The legislature having omitted to specifically declare that the amendment applied to warrants already issued, we conclude such omission was intentional and speaks in behalf of the construction that the amendment was intended to operate prospectively only.

In Stanley v. Great Falls, 86 Mont. 114, 284 P. 134, 70 A.L.R. 166, the court had under consideration a statute empowering a municipality to levy a general tax to create a revolving fund for the purpose of securing the prompt payment of special improvement district bonds or warrants.

In dealing with the question as to whether the act applied to special improvement district bonds and warrants issued prior to the date thereof, the court said:

"The purpose of the act, in so far as it authorizes the assumption of liability for losses suffered by the holders of bonds and warrants issued prior to the passage of the act, must be held to be reimbursement of those holders for such losses, and, although it is urged that such action would tend to rehabilitate the city's credit, such a purpose, if it existed, must be held to be the secondary or incidental purpose. It is not even clear that action was necessary for such secondary purpose. Proposing purchasers of bonds and warrants look only to the present condition of the law, and therefrom determine whether or not such bonds and warrants furnish a reasonably safe investment; it can hardly be presumed that the fact that other investors have suffered loss under a different condition of the law would deter proposing investors from purchasing bonds and warrants in the future.

"As it clearly appears that the portion of the Act now under consideration authorizes the levy and collection of taxes for a private purpose, it is violative of § 11, Article 12 of the Constitution, and cannot stand."

From the decision in the foregoing case, it appears that a construction which would hold chapter 174, N.D. Session Laws, 1923, applicable to warrants issued prior to its enactment would present, to say the least, a very serious question of constitutionality. See also Oregon Short Line R. Co. v. Berg, 52 Idaho 499, 16 P.2d 373.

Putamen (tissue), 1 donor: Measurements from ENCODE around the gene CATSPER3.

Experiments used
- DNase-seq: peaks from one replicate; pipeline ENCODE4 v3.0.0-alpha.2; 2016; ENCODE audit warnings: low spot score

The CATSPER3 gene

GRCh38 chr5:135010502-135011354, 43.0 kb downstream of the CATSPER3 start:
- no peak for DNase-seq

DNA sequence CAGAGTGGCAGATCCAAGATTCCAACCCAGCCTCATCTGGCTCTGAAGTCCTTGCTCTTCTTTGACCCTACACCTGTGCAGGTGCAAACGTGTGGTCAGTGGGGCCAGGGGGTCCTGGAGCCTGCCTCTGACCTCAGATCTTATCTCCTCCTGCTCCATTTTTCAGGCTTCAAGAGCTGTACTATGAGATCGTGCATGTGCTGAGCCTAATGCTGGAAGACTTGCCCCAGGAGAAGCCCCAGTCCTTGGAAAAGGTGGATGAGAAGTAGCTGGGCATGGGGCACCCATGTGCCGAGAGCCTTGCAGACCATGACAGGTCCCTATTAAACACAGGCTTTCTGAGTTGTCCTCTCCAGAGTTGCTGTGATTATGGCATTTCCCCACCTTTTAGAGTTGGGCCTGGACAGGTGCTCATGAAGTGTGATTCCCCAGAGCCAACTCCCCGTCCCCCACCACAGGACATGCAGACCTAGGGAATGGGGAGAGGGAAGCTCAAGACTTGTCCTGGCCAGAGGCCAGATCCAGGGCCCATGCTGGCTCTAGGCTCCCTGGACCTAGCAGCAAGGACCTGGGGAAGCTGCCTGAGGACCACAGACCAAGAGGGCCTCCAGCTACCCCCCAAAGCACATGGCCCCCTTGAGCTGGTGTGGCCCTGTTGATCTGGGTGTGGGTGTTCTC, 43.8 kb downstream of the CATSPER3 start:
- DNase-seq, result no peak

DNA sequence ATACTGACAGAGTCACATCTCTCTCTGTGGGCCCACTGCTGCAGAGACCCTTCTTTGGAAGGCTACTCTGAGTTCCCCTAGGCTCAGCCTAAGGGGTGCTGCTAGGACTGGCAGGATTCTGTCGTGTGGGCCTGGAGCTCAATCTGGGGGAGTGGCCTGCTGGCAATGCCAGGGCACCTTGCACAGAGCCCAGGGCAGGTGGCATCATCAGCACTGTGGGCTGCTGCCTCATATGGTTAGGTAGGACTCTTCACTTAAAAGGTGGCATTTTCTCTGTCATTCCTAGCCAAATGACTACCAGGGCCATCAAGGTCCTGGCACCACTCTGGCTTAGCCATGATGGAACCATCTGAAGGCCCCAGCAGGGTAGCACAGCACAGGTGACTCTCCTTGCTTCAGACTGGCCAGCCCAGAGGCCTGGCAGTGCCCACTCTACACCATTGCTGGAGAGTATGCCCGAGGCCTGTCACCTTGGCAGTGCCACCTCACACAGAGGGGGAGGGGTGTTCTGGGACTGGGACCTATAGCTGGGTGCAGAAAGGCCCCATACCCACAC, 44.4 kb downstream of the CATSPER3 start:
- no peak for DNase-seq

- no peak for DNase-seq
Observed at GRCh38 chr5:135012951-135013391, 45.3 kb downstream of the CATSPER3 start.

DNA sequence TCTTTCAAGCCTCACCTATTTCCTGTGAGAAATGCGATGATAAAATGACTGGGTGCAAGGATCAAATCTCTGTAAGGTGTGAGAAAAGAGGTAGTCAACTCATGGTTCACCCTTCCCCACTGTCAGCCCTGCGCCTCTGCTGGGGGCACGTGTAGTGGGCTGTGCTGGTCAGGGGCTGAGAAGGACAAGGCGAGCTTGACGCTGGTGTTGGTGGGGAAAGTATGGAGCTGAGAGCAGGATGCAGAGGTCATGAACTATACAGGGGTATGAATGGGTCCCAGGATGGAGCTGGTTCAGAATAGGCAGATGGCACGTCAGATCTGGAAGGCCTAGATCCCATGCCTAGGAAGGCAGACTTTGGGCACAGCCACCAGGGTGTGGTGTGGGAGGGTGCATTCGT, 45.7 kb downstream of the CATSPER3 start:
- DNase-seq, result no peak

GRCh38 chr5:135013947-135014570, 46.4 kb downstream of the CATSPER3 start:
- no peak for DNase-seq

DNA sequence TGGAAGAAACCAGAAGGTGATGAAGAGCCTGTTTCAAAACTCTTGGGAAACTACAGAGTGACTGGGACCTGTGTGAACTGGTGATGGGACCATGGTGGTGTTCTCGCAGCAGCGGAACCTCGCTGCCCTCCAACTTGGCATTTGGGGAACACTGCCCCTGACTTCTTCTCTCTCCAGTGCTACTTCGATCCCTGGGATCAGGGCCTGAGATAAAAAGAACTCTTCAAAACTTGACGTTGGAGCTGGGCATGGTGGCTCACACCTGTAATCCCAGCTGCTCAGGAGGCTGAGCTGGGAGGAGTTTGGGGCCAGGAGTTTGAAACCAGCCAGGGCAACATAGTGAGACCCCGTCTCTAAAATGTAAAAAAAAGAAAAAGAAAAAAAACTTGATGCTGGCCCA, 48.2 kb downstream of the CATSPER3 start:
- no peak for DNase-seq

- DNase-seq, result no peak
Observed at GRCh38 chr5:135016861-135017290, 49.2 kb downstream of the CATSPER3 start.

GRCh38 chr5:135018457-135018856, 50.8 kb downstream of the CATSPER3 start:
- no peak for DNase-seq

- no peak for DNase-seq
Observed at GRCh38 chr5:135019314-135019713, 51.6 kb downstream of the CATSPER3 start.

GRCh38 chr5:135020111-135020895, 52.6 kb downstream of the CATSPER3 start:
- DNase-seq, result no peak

The principle is well established in this state and elsewhere that in event there are two possible interpretations of a statute, by one of which the statute would be clearly constitutional, and by the other it would be of doubtful constitutionality, the court will avoid that construction which would leave the constitutionality of the statute in doubt. State v. Burleigh County, 55 N.D. 1, 212 N.W. 217; State v. Osen, 67 N.D. 436, 272 N.W. 783; Wood v. Byrne, 60 N.D. 1, 232 N.W. 303.

It is argued that although the warrants were issued and assessments made before the law became effective, that the deficiency did not occur until some time after the amendment went into effect; and that thus, under, a prospective operation of the statute, the plaintiffs are entitled to require the city to make good the deficiency by general taxation.

We cannot agree with this contention. The rights of the warrant-holders were fixed by the old law. To give the statute the construction contended for would be to enlarge the rights of the warrant-holders at the expense of the city, with reference to a past transaction and in a manner not contemplated by the parties at the time the transaction was consummated. We determine that the amendment was addressed to future and not to past transactions.

The plaintiffs are not entitled to a writ of mandamus in this case. It is unnecessary to pass upon the constitutional questions. They are not involved under the foregoing construction of the statutes as applied to the facts in this case. These questions of constitutionality are also urged in the second case, wherein they are pertinent; and they are considered in that decision.


NUESSLE, Ch. J., and CHRISTIANSON, BURR, and BURKE, JJ., concur.

Summaries of

Marks v. Mandan

Supreme Court of North Dakota
Aug 7, 1940
296 N.W. 34 (N.D. 1940)
Case details for

Marks v. Mandan

Case Details

Full title:BRADLEY C. MARKS, F.L. Conklin and E.L. Williams, Appellants, v. CITY OF…

Court:Supreme Court of North Dakota

Date published: Aug 7, 1940


296 N.W. 34 (N.D. 1940)
296 N.W. 34